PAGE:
Is There a Test for Ankylosing Spondylitis? Here's How Doctors Diagnose This Spinal Condition

Getting to the bottom of your back pain requires pulling together pieces of the puzzle.

Back pain can be debilitating, so it makes sense to try to find the root cause. Ankylosing spondylitis (AS) is just one possible diagnosis, and a rare one at that, affecting less than 1% of the population, per Johns Hopkins Medicine.

But if there's any reason to suspect AS, your doctor will likely refer you to a rheumatologist for further evaluation. At that point, there are a few key steps to figuring out whether you have the condition.

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Is there a test for ankylosing spondylitis?

There are three main assessments that help a doctor determine if your symptoms are the result of ankylosing spondylitis.

"Ankylosing spondylitis is diagnosed by clinical examination, radiographic findings, and also the serum marker HLA-B27," says Nick Shamie, MD, chief of orthopedic spine surgery and professor of orthopedic surgery and neurosurgery at UCLA School of Medicine.

In other words, it's a combination of what your doctor can see, and what you say, when you're in the exam room; what an X-ray or MRI shows; and what a specific blood test reveals.

One test by itself isn't enough to qualify for ankylosing spondylitis, Dr. Shamie tells Health. Your doctor will be looking for evidence both in the examination (like pain or stiffness) along with evidence from an imaging test, like inflammation of the sacroiliac joints (which connect the pelvis and lower spine) or fusion of vertebrae.

Patient history and physical exam

When you visit your doctor, expect to answer questions about how long you've been feeling pain or stiffness in your back. The point is to determine whether it's a chronic problem, which is typically "for more than three months," Dr. Shamie says. Your doctor may also ask you about what you've tried to treat your back pain in the past and how well it's worked, and if you have any other symptoms that concern you.

Next, your doctor will test the range of motion in your spine by having you bend and twist in different directions, as well as watch you take a breath to check that your is able to fully expand. In advanced cases, ankylosing spondylitis can fuse the spine in such a way that the ribs aren't able to move well during inhalation. And that make it more difficult for you do breathe, says the UK-based National Axial Spondyloarthritis Society.

Last, your doctor may press on or move areas that typically cause you pain to see if they can recreate it.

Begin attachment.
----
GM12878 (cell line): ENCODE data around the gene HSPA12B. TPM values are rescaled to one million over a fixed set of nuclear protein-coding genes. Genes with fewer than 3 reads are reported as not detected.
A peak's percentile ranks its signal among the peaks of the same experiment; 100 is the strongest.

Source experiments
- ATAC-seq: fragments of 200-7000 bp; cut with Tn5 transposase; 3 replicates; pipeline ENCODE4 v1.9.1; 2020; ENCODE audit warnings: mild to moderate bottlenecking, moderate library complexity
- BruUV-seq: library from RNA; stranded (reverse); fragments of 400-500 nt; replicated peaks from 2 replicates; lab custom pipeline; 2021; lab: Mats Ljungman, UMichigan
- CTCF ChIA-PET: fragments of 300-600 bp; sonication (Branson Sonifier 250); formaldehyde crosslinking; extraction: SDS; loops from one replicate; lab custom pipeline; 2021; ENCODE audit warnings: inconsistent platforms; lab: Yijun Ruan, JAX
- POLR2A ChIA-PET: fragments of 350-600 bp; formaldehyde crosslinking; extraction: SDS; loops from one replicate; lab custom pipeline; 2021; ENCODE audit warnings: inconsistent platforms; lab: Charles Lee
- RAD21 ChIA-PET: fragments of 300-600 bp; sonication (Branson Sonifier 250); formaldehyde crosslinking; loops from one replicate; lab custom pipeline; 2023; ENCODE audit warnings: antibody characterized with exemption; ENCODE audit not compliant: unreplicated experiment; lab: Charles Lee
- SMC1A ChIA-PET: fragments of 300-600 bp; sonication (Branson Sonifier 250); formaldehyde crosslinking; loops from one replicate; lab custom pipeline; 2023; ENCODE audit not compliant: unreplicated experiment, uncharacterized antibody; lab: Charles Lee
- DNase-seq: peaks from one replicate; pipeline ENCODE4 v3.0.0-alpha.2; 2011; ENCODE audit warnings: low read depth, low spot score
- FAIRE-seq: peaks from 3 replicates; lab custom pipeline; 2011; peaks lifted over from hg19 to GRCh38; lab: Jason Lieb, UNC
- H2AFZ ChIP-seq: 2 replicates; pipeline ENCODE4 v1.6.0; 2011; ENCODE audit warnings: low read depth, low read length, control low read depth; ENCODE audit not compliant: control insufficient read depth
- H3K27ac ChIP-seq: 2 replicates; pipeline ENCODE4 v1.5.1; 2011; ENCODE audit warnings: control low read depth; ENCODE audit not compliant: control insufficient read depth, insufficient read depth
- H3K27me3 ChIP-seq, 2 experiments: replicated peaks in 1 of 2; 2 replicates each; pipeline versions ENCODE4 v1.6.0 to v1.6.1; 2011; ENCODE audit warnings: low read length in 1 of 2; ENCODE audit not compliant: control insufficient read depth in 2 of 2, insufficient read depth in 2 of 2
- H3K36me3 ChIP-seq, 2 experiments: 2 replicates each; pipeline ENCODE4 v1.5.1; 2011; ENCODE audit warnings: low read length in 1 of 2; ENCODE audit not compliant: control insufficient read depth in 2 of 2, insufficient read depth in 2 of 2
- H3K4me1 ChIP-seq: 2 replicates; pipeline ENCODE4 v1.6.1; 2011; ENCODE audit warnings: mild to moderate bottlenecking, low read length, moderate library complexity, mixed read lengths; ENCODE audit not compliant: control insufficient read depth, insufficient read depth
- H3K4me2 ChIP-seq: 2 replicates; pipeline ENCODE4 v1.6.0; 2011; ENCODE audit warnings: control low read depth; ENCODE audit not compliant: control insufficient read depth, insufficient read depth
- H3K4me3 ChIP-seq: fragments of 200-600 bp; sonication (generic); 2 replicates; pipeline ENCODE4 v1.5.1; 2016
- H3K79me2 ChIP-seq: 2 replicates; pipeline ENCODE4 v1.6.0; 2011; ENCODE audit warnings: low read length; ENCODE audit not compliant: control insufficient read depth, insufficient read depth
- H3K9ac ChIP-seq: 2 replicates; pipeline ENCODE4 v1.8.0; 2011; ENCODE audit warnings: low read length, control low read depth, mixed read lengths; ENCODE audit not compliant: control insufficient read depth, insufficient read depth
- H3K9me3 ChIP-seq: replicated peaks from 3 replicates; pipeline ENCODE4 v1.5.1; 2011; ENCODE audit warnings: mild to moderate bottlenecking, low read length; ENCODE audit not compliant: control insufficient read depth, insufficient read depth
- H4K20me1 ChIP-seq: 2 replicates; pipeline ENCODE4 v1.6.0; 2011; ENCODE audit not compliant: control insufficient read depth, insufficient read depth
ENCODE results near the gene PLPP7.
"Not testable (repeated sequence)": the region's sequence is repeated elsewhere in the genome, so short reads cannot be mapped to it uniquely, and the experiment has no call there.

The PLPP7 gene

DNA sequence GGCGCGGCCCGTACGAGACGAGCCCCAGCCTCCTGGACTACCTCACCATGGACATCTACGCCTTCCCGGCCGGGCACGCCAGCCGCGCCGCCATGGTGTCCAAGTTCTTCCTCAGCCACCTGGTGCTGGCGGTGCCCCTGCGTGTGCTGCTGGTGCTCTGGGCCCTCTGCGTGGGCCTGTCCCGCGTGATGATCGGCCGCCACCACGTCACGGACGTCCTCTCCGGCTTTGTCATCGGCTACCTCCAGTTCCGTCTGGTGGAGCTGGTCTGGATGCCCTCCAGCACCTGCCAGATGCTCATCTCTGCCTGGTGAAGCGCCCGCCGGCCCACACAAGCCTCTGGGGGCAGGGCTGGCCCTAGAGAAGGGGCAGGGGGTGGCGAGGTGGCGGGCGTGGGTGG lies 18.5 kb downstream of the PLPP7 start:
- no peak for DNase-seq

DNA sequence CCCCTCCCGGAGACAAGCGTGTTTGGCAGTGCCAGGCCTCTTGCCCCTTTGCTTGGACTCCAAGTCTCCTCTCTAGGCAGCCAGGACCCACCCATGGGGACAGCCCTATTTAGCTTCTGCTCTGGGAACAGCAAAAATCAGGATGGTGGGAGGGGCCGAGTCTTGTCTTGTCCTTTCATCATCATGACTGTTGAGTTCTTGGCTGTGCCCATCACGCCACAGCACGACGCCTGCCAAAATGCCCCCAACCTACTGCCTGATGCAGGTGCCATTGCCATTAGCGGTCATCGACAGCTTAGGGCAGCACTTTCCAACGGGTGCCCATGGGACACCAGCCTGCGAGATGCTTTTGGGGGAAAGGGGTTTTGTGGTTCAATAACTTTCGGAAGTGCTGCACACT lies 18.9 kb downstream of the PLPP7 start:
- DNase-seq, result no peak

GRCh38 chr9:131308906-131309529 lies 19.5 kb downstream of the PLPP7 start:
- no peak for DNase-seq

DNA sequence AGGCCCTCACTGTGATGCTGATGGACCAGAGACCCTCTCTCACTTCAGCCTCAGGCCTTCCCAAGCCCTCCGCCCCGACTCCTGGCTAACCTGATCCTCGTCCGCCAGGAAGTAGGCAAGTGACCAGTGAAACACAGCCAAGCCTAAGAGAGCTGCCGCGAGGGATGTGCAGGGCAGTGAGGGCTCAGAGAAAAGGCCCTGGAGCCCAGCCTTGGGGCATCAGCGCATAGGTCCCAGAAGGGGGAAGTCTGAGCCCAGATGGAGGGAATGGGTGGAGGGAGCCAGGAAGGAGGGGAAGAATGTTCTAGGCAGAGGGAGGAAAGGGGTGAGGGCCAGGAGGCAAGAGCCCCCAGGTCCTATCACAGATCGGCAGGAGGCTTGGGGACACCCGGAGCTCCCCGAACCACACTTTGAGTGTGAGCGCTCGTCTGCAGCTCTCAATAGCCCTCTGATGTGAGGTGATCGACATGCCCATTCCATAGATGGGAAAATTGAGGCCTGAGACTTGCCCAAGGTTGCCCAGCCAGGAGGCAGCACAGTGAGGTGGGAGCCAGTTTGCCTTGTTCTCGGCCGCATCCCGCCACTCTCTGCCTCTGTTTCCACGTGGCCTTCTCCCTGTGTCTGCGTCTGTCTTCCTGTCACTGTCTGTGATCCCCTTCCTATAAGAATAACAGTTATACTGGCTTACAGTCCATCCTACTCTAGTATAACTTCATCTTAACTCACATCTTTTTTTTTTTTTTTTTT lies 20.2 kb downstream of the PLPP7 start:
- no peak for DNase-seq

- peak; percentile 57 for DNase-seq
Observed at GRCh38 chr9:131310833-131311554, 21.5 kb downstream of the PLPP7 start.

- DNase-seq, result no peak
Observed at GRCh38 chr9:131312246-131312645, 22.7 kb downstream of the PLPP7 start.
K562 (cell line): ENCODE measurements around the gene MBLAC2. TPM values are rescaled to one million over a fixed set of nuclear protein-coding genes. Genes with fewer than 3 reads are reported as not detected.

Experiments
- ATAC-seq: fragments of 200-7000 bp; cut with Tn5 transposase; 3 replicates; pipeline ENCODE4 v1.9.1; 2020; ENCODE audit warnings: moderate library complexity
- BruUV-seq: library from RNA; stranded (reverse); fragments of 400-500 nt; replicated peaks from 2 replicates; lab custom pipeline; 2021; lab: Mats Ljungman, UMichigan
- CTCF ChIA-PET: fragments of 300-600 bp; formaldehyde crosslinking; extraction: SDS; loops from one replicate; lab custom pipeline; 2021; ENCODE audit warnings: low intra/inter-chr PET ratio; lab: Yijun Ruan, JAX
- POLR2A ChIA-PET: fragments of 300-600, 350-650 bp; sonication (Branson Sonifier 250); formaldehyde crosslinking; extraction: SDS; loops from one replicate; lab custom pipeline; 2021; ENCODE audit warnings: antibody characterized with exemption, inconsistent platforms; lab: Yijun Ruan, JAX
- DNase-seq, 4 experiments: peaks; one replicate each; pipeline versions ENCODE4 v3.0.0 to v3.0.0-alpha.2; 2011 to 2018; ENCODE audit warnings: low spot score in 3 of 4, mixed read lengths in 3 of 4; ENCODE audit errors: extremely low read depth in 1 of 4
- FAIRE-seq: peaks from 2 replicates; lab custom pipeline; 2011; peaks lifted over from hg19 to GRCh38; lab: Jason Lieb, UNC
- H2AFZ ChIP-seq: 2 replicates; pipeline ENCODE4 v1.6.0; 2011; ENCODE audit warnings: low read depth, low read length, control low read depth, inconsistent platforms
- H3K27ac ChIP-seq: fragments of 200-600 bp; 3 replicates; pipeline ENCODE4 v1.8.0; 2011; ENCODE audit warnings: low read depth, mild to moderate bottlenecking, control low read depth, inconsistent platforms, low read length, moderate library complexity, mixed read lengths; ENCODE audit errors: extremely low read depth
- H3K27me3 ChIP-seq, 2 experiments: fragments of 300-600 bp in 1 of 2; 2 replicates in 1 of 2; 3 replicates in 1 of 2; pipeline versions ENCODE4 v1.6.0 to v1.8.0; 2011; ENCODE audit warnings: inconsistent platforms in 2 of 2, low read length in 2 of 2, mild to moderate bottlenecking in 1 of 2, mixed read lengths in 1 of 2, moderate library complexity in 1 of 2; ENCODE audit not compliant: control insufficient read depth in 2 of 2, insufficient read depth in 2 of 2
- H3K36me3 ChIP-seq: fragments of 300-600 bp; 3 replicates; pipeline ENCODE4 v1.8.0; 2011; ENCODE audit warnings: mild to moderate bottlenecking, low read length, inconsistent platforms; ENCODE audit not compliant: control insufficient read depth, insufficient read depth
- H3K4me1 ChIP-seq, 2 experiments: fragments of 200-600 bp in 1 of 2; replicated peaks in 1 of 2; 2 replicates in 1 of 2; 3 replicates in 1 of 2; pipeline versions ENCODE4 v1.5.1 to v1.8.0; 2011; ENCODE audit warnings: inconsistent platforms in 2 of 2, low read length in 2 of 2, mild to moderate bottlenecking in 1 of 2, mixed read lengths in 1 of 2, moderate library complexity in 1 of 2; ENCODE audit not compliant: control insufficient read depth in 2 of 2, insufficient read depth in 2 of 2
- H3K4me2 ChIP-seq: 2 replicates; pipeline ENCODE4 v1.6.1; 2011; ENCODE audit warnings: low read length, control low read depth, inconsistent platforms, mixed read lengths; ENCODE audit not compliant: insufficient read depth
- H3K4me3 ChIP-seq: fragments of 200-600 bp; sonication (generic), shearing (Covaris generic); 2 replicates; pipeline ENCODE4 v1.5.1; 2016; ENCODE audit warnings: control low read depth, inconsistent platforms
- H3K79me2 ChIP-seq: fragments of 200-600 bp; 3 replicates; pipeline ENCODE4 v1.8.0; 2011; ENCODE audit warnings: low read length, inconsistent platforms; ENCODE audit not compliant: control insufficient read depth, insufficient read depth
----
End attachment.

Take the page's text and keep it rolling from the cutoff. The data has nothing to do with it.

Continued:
Imaging tests

An X-ray is typically the main imaging test a doctor orders when they suspect ankylosing spondylitis. An X-ray gives your doctor a picture of your spine to see if there are any changes occurring—specifically, it can help them understand whether bones have begun to fuse along the spine, per Dr. Shamie.

But early cases of ankylosing spondylitis may not show up in the bones, in which case, a doctor may also order an MRI. The MRI can identify areas of inflammation along the spine joints, which can be an early indicator of ankylosing spondylitis, says Dr. Shamie.

Lab tests

There is no one lab test that can determine whether or not a patient has ankylosing spondylitis, and your doctor may order several different tests to get a better understanding of what's causing your pain.

Some common tests for inflammation include C-reactive protein (CRP) and erythrocyte sedimentation rate (ESR)—aka your "SED" rate, says the Spondylitis Association of America.

There is one blood test specifically associated with ankylosing spondylitis, called HLA-B27. This test evaluates whether you have a specific protein on your white blood cells. A positive test result can't tell you whether you have ankylosing spondylitis—it just tells you that you have the protein, which may increase your disease risk, according to the Cleveland Clinic. Along with physical symptoms, a positive HLA-B27 test can be helpful in firming up a diagnosis, says the US National Library of Medicine. But a positive test alone doesn't mean have you have ankylosing spondylitis.

In fact, its significance varies by race and ethnicity, notes the Spondylitis Association of America. Most white people with ankylosing spondylitis—about 95%—test positive for HLA-B27. Among people with AS from Mediterranean counties, 80% test positive; among African-Americans with AS, only 50% are HLA-B27-positive.

What to expect after your diagnosis

The first goal for new patients is to get their pain under control. This is usually accomplished with prescription-strength non-steroidal anti-inflammatory drugs (NSAIDs), such as ibuprofen, naproxen, or indomethacin, per the Spondylitis Association of America. (And when those first-line treatments aren't enough, other types of medicines for reducing pain and swelling and controlling inflammation may be prescribed.)

Next, your doctor will want to understand how well and how safely you're able to move. "We want to prevent a fall or a high-velocity injury because the spine in ankylosing spondylitis is not forgiving," Anand Veeravagu, MD, assistant professor of neurosurgery and director of minimally invasive neurospine surgery at Stanford Medicine, tells Health.

From there, it's about keeping you up and moving. "We think about how to slow down some of the pain associated with ankylosing spondylitis and prevent areas that are mobile from being overworked," says Dr. Veeravagu.

That often means physical therapy, which can help strengthen muscles that support the spine, pelvis, and lower body, as well as help with balance. It may also include learning some new ways of moving that avoid painful and stiff areas of the body, notes Dr. Veeravagu.

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